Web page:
Alabama now has 22 confirmed cases of the coronavirus variant first identified in the United Kingdom.
At least one of those cases is in Madison County. Just last month, the CDC chose to ramp up its screening for variants throughout the U.S. and here in Alabama.
Right now, the Alabama Department of Public Health (ADPH) is working with the CDC and private labs to screen for variants. While it is confirmed at least one case is in Madison County, Dr. Karen Landers with ADPH said the CDC is not releasing specific data for each county, meaning there could be more.
"I think the most important message right now is that we are actively engaged in surveillance and that we are not just doing surveillance with just one singular laboratory doing sequencing," Landers said.
In Alabama, 1,778 positive COVID-19 cases have been sequenced for COVID variants. That is about 0.34% of cases in our state.
Out of those cases screened, the CDC has confirmed 22 cases of the variant first identified in the U.K. But there are two ways the state is screening for mutations.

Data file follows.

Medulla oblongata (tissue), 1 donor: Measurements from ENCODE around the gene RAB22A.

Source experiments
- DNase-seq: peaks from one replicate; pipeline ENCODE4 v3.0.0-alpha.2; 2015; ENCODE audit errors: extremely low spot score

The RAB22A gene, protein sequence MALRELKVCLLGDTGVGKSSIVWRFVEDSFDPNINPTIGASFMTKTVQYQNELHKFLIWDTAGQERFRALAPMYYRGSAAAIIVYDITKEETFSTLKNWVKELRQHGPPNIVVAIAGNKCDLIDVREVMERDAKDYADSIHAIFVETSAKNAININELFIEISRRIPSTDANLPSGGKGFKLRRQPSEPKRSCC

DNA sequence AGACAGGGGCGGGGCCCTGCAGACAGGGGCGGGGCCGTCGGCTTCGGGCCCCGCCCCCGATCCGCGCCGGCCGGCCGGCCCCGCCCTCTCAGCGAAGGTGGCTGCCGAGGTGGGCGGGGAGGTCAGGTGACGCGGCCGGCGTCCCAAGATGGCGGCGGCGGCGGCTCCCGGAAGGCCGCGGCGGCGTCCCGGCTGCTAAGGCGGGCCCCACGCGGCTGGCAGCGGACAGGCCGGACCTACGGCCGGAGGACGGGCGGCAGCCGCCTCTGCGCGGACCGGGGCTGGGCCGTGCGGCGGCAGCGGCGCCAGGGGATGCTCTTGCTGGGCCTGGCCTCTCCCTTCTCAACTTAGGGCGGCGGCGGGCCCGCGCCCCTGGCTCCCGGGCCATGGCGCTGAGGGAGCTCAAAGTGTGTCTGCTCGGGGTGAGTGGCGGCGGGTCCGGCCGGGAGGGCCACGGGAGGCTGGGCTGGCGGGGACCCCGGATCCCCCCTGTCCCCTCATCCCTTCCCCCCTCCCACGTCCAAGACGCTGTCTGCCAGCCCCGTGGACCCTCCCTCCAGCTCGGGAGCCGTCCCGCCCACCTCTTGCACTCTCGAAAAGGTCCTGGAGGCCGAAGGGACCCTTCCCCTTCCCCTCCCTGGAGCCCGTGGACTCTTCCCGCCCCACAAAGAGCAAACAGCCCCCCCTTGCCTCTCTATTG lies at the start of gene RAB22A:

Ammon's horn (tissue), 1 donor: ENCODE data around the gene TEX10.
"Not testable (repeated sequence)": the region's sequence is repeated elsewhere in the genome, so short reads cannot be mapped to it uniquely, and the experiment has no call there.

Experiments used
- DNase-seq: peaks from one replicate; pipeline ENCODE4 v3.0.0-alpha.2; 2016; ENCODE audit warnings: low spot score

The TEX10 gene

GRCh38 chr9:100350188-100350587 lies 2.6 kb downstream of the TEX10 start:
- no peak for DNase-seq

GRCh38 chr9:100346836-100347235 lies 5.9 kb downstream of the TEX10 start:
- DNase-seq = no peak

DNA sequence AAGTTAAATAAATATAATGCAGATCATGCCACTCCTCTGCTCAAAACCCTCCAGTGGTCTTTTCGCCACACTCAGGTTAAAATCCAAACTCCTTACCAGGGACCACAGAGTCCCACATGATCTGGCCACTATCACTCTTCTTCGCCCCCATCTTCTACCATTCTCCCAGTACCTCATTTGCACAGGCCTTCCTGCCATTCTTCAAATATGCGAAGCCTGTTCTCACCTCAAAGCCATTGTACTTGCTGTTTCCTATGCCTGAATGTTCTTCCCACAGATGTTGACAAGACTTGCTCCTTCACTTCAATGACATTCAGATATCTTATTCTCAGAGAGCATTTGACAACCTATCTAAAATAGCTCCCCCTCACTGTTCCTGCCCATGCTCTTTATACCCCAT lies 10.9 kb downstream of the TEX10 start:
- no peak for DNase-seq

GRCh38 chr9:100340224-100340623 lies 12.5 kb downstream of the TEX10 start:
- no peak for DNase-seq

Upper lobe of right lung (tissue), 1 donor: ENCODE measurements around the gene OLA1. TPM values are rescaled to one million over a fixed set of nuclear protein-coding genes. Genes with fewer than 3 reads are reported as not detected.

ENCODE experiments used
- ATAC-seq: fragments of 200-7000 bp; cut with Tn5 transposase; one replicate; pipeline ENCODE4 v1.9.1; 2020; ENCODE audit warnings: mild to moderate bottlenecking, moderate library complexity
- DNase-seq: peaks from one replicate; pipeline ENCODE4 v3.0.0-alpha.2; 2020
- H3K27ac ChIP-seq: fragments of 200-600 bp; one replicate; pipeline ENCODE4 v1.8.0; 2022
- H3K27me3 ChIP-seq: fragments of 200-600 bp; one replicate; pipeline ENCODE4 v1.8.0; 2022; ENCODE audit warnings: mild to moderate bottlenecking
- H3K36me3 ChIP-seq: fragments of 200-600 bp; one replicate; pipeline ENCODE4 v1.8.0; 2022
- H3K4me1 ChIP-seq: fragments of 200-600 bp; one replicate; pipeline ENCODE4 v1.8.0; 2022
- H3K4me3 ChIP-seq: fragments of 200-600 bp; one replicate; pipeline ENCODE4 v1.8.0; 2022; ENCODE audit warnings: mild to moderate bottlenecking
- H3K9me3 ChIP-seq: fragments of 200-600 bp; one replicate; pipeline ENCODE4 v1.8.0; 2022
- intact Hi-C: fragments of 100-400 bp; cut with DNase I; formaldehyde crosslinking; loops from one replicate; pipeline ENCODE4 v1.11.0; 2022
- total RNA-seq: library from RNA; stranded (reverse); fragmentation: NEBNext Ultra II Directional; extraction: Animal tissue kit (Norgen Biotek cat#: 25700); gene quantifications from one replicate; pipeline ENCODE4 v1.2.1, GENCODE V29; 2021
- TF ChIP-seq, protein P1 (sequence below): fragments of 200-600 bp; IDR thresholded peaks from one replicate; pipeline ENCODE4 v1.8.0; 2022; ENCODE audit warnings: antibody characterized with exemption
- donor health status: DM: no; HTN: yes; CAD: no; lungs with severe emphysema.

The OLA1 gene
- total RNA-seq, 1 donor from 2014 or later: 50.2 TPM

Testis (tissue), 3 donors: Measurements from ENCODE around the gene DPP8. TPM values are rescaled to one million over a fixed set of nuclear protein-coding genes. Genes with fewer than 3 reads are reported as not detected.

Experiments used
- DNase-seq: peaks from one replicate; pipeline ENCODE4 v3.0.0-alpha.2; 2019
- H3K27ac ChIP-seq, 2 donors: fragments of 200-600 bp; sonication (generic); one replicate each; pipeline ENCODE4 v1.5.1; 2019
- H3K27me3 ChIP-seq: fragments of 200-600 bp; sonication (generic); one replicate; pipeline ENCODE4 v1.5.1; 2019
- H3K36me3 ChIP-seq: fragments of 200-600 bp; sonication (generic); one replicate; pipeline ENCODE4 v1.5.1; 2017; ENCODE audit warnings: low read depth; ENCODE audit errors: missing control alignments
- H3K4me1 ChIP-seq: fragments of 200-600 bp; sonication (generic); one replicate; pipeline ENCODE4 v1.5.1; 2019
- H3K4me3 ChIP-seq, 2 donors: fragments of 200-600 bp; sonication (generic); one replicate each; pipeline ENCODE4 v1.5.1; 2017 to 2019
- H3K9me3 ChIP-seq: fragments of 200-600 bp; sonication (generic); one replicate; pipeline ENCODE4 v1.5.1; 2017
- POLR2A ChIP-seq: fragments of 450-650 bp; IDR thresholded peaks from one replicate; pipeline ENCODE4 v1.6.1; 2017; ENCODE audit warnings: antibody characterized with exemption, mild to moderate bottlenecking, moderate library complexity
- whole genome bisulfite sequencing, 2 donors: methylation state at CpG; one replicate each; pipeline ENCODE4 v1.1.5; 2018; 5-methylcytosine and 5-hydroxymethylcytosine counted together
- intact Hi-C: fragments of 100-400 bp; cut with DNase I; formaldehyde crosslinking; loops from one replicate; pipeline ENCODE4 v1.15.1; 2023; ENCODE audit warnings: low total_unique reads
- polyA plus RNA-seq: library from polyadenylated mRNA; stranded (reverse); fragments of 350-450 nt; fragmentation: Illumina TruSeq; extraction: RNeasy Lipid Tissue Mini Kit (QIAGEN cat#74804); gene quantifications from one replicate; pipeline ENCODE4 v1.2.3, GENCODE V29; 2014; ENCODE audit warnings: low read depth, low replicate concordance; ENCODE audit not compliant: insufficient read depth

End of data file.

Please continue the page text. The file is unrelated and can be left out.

One is through sequencing, which means a certain number of positive COVID tests are sent to the CDC or labs.
"The other is that if there are specimens that if when they are being tested by PCR show a slightly different pattern around the spike protein that might indicate a variant," Landers said. "There are some platforms, some laboratory, a slightly different pattern that could potentially indicate a mutant."
However, the U.S. only recently started ramping up screening.
"Definitely the United States, in general, we are running behind in the screening process for mutations," Infectious Disease Specialist Dr. Ali Hassoun said. "Unfortunately, that applied to a lot of different things as well."
Hassoun said the CDC was screening less than 1% of cases. According to the CDC, it began regularly receiving COVID-19 samples from state health departments and other health agencies in November.
Then, on Jan. 25, it scaled up the process to receive 750 samples a week.
"So, their aim now as they try to get more funding, to go up to 10% of the virus to be screened," Hassoun said.
He points out the U.K. has consistently been screening 10% of positive cases throughout the pandemic. South Africa is now screening at least 5%.
He said it is important the U.S. continues to ramp up this process.
"It's very important to detect these changes very early to take precautions if you can or prepare for this," Hassoun said.
By knowing more about mutations in the virus, Hassoun said they can determine what changes, if any, should be made when it comes to treatments or vaccines.
If you have the variant, you will be notified by the health department and they will start a case investigation.
Dr. Landers added there are companies working on COVID-19 tests to detect variants. This would differ from the PCR and rapid tests currently available.
So far, no companies have filed for emergency use authorization.